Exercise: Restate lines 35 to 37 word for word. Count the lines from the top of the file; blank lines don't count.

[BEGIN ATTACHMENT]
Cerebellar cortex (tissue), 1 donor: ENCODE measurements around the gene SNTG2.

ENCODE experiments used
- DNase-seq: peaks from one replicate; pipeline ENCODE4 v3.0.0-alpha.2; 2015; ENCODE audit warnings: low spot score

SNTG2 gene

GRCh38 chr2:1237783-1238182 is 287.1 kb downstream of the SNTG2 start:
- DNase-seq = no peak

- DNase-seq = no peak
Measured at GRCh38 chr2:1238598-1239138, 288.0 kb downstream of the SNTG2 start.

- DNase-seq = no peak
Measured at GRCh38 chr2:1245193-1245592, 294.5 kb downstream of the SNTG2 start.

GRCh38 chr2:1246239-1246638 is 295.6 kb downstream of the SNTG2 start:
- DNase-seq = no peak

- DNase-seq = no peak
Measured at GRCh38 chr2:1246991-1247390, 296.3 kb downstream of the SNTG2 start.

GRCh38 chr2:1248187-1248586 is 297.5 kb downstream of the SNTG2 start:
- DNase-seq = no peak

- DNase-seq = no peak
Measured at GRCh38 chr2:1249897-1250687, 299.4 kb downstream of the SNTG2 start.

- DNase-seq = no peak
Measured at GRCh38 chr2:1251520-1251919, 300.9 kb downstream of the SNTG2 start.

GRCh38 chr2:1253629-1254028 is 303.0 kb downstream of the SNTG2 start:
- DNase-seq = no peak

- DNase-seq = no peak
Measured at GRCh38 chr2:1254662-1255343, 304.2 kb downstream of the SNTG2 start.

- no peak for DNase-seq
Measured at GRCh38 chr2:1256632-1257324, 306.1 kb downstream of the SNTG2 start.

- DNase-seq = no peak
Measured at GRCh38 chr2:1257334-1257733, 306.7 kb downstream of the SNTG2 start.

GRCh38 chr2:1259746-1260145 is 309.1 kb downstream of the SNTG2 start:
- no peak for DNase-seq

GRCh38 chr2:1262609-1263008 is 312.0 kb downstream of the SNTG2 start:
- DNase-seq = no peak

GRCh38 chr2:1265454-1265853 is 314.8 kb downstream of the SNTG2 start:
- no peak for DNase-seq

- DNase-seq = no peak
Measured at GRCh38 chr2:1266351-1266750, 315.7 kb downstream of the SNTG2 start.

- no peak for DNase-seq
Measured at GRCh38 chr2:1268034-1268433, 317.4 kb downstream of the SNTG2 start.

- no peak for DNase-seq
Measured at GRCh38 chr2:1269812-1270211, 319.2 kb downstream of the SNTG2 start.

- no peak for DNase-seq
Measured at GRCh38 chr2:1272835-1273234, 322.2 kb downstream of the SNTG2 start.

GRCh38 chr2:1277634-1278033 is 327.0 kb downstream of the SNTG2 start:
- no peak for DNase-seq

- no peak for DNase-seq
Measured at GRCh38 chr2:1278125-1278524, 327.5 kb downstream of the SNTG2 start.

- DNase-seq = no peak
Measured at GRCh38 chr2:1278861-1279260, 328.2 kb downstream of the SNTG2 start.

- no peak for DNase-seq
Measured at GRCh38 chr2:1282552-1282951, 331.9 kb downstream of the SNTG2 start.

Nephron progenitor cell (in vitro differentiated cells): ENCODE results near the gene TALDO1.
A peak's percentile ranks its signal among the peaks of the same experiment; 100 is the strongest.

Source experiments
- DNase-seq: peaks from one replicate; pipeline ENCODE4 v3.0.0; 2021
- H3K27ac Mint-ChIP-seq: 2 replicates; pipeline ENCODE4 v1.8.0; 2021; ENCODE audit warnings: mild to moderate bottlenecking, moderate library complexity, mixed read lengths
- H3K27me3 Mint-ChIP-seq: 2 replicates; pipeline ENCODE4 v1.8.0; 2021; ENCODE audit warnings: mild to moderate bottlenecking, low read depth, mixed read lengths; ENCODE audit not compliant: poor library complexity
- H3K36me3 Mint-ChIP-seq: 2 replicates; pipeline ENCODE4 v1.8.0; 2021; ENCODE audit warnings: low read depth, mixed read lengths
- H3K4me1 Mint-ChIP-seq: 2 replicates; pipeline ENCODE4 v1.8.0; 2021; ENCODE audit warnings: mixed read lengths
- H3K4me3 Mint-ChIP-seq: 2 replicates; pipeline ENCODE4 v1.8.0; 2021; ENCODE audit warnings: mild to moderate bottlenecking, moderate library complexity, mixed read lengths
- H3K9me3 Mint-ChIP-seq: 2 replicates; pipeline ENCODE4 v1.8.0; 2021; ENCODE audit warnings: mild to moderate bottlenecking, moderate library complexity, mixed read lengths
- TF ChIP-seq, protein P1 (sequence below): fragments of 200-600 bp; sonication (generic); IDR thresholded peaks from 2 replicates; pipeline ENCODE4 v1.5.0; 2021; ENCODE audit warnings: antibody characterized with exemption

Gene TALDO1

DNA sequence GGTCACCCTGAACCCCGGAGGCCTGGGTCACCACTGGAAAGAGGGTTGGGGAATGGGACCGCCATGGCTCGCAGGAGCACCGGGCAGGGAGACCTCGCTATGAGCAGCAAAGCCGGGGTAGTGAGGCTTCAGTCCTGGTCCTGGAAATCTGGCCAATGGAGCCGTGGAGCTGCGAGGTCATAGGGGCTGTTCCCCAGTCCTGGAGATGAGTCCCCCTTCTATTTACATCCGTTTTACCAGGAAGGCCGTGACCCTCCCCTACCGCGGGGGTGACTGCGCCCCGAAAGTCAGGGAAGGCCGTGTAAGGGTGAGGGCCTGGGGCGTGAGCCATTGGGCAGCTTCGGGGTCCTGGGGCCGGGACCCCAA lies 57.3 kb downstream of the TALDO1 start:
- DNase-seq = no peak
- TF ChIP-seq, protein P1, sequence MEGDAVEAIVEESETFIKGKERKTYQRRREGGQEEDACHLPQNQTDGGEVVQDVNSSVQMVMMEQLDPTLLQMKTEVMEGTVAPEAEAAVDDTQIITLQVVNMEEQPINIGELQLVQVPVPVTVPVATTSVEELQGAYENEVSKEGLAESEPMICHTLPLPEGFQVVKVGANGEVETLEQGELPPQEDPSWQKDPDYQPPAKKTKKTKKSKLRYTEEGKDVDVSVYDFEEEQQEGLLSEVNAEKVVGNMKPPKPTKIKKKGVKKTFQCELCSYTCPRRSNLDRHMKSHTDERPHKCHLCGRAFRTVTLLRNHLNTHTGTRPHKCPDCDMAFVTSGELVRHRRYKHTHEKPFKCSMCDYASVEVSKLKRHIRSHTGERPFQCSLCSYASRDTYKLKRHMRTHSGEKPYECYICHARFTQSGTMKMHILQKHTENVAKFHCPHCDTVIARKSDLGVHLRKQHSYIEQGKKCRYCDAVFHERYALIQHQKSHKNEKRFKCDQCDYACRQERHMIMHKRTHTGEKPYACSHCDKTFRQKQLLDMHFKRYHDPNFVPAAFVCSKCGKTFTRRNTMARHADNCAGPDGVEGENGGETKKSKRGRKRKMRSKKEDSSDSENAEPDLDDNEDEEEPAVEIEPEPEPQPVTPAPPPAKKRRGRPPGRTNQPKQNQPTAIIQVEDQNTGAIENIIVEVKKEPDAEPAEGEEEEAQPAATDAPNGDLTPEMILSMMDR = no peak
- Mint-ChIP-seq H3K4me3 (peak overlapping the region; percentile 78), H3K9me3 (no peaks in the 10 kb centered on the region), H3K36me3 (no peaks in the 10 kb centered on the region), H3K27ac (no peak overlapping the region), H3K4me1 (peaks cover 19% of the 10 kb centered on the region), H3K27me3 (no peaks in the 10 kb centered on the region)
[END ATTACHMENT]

- DNase-seq = no peak
Measured at GRCh38 chr2:1266351-1266750, 315.7 kb downstream of the SNTG2 start.

- no peak for DNase-seq